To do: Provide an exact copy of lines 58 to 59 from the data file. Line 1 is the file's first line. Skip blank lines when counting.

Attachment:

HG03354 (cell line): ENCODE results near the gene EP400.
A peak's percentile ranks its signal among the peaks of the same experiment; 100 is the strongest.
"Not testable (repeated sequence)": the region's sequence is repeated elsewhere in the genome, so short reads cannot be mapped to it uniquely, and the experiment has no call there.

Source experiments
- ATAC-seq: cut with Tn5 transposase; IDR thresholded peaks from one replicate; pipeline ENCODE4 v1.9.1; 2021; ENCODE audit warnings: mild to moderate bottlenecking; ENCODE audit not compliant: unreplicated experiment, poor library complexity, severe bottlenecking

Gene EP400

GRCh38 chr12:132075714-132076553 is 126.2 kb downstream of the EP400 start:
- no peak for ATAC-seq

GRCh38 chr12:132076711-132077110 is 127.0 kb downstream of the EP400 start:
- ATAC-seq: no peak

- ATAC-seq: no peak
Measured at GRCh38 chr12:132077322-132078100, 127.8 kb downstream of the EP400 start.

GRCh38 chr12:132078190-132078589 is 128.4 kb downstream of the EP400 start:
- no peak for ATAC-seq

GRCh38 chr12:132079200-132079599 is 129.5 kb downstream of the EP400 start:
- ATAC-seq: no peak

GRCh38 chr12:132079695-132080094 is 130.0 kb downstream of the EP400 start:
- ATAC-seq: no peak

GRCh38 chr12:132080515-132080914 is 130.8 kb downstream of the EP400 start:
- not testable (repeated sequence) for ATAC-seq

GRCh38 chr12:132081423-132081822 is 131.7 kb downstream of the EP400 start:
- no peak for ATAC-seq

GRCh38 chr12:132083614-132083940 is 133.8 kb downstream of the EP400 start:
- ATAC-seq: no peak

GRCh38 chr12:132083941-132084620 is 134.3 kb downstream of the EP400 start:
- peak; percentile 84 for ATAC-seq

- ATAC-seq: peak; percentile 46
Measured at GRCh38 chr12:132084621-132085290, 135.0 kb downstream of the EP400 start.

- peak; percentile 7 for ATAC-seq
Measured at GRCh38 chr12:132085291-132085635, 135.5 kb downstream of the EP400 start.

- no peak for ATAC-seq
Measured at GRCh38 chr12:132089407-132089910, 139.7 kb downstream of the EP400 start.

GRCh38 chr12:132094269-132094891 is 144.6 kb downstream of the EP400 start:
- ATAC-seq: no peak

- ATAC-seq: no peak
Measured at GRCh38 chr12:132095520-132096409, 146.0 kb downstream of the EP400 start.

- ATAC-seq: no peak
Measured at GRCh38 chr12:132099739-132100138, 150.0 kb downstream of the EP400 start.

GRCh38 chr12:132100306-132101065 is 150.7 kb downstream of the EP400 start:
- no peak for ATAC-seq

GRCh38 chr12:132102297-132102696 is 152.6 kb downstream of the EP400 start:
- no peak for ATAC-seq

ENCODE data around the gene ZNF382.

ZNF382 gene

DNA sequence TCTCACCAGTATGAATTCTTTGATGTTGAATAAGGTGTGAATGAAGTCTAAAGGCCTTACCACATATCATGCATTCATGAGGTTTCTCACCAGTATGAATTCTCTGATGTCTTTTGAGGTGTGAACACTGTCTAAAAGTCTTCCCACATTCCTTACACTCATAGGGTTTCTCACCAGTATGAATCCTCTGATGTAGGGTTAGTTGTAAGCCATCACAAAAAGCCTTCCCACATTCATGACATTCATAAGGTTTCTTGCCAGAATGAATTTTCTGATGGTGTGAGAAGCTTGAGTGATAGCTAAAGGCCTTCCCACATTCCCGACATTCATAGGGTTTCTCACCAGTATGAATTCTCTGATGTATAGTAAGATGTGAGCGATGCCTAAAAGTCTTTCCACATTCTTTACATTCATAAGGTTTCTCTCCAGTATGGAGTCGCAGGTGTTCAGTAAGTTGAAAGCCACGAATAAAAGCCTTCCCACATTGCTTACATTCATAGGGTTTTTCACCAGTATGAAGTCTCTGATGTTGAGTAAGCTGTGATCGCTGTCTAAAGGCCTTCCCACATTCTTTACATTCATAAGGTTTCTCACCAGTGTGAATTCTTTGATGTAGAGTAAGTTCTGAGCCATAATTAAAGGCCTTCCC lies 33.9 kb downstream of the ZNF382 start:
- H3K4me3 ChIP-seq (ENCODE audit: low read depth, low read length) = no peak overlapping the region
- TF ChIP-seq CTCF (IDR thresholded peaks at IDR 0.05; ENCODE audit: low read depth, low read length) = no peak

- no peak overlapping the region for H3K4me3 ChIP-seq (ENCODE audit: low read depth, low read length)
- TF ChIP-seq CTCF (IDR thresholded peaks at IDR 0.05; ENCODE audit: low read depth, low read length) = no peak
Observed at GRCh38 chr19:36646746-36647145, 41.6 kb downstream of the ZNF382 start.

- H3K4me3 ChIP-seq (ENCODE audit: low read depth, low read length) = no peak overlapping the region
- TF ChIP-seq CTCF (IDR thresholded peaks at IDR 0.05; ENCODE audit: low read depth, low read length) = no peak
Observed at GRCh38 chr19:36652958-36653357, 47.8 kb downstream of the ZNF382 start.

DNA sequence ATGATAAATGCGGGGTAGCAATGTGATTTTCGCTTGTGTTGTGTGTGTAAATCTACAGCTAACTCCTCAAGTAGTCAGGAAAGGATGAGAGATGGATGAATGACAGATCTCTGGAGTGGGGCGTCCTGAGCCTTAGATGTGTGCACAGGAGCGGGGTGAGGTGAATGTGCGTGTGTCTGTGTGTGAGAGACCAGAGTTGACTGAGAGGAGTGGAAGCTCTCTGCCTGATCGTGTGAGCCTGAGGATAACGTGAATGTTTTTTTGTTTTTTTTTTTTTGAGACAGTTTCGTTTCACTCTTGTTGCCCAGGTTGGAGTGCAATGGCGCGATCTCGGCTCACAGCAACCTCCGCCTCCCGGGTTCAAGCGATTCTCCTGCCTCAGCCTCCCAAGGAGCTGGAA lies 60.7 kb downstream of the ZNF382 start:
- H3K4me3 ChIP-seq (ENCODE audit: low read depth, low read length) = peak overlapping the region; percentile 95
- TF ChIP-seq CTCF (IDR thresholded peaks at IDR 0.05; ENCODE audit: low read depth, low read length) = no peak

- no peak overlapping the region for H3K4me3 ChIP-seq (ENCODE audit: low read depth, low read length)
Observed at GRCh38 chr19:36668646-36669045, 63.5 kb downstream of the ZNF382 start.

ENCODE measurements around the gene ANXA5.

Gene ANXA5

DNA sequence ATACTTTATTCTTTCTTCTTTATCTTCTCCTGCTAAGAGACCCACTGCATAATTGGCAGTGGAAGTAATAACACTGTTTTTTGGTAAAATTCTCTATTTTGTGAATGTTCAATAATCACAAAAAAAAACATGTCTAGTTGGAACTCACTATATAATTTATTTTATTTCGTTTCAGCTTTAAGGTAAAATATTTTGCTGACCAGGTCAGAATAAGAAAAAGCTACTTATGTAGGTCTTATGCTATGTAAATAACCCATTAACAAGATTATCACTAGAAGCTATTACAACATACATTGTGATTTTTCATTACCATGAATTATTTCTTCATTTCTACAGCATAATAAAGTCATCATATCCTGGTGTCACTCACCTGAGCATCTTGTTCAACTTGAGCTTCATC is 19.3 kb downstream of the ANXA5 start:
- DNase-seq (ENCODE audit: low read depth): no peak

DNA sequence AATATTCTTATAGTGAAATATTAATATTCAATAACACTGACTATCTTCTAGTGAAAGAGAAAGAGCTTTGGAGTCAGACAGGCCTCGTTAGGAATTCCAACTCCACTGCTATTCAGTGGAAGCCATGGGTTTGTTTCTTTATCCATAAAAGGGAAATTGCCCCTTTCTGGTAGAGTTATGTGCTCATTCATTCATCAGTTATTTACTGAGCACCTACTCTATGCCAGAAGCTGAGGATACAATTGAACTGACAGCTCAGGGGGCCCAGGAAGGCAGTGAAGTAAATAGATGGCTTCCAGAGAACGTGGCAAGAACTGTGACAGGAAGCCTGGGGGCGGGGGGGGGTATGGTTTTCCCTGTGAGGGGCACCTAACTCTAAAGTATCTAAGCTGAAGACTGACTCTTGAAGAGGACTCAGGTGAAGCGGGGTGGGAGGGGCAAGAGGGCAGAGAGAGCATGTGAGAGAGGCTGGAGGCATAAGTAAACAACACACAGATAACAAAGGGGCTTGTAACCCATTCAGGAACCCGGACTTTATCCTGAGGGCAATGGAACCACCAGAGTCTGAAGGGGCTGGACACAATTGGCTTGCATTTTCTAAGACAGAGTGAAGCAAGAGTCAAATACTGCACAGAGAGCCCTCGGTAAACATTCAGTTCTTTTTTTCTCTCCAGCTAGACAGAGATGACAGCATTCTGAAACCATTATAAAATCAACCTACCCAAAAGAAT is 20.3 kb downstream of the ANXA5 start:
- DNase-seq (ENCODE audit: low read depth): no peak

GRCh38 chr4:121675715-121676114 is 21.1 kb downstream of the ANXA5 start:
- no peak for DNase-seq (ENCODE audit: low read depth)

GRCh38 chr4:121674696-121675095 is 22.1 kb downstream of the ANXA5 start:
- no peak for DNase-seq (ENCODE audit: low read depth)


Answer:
Observed at GRCh38 chr19:36668646-36669045, 63.5 kb downstream of the ZNF382 start.

ENCODE measurements around the gene ANXA5.